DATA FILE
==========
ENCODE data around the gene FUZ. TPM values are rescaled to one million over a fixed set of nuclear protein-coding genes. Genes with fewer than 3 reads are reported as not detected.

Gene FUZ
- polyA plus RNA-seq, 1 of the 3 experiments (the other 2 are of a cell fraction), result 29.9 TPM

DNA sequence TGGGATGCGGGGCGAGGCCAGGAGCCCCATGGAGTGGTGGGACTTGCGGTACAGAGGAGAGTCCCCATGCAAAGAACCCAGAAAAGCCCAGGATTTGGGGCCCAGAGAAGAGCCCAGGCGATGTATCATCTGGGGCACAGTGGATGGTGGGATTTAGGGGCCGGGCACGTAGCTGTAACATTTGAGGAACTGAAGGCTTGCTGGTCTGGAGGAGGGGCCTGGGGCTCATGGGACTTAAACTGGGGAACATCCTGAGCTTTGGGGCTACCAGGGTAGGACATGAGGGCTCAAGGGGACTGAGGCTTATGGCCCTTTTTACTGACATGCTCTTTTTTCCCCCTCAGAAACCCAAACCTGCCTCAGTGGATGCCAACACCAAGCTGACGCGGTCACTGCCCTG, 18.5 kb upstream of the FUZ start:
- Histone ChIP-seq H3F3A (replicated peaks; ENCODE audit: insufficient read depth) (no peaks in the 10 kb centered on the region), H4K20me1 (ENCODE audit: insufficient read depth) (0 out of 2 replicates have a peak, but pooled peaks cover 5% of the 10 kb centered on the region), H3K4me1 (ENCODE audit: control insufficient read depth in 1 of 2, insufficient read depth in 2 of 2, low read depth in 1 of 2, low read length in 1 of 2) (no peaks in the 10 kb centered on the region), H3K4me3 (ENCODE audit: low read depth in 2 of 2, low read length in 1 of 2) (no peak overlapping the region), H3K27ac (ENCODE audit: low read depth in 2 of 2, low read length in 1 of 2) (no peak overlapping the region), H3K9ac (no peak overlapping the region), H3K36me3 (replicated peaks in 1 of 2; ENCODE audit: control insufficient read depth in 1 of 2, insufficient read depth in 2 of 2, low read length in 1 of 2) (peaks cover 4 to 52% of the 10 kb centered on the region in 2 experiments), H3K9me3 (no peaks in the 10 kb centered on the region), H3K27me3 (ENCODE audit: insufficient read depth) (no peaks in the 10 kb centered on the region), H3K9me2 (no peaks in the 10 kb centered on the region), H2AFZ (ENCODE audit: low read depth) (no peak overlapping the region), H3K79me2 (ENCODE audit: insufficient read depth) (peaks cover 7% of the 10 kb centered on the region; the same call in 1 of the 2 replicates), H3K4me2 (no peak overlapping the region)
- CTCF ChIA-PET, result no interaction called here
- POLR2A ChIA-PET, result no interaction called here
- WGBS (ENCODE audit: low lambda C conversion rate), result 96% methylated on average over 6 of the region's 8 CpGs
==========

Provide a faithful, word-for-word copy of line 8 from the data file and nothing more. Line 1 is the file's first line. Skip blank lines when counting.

- WGBS (ENCODE audit: low lambda C conversion rate), result 96% methylated on average over 6 of the region's 8 CpGs